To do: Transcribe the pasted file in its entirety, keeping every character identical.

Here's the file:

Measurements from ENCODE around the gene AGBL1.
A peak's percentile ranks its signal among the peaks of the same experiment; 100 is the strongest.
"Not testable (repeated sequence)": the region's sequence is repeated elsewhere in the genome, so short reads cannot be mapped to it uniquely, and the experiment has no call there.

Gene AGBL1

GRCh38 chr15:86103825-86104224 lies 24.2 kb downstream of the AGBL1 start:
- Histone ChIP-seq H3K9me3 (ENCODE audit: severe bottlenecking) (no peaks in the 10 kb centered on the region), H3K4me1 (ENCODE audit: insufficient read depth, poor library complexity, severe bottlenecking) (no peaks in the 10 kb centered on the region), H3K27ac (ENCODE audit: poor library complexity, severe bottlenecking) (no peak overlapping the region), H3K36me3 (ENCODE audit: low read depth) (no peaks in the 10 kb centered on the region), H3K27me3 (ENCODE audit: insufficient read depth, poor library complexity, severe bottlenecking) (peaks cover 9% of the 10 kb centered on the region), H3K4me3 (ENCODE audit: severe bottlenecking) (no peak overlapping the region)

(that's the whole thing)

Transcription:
Measurements from ENCODE around the gene AGBL1.
A peak's percentile ranks its signal among the peaks of the same experiment; 100 is the strongest.
"Not testable (repeated sequence)": the region's sequence is repeated elsewhere in the genome, so short reads cannot be mapped to it uniquely, and the experiment has no call there.

Gene AGBL1

GRCh38 chr15:86103825-86104224 lies 24.2 kb downstream of the AGBL1 start:
- Histone ChIP-seq H3K9me3 (ENCODE audit: severe bottlenecking) (no peaks in the 10 kb centered on the region), H3K4me1 (ENCODE audit: insufficient read depth, poor library complexity, severe bottlenecking) (no peaks in the 10 kb centered on the region), H3K27ac (ENCODE audit: poor library complexity, severe bottlenecking) (no peak overlapping the region), H3K36me3 (ENCODE audit: low read depth) (no peaks in the 10 kb centered on the region), H3K27me3 (ENCODE audit: insufficient read depth, poor library complexity, severe bottlenecking) (peaks cover 9% of the 10 kb centered on the region), H3K4me3 (ENCODE audit: severe bottlenecking) (no peak overlapping the region)